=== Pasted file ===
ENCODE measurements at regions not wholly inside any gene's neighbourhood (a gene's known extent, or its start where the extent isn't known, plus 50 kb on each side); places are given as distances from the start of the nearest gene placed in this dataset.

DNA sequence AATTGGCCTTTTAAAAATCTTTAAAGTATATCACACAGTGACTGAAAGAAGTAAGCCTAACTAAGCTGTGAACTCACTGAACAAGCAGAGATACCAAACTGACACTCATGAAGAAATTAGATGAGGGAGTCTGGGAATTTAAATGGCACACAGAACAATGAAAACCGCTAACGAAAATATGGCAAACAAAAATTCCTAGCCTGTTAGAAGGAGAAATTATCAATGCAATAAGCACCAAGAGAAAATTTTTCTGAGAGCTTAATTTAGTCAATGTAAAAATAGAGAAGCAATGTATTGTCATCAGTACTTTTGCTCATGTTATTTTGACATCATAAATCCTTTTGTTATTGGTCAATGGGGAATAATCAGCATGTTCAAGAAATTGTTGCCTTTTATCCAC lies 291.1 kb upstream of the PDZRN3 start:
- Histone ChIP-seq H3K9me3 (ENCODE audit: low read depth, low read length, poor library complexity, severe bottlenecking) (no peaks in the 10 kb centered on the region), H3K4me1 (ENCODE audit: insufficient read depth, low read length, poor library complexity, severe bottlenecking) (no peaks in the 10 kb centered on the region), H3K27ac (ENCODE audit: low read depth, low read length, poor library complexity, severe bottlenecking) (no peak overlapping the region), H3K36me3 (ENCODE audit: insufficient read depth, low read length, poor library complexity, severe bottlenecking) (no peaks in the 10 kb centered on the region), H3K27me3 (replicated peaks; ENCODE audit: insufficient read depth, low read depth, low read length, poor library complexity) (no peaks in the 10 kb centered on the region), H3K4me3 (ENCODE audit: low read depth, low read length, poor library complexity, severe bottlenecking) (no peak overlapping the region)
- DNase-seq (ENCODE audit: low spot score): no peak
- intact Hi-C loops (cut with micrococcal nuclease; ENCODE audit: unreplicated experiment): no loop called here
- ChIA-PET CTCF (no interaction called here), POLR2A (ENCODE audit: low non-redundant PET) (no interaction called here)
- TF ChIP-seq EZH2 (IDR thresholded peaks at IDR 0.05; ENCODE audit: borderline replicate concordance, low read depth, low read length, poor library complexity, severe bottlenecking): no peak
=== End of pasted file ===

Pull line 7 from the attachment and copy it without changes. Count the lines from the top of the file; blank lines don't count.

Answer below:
- TF ChIP-seq EZH2 (IDR thresholded peaks at IDR 0.05; ENCODE audit: borderline replicate concordance, low read depth, low read length, poor library complexity, severe bottlenecking): no peak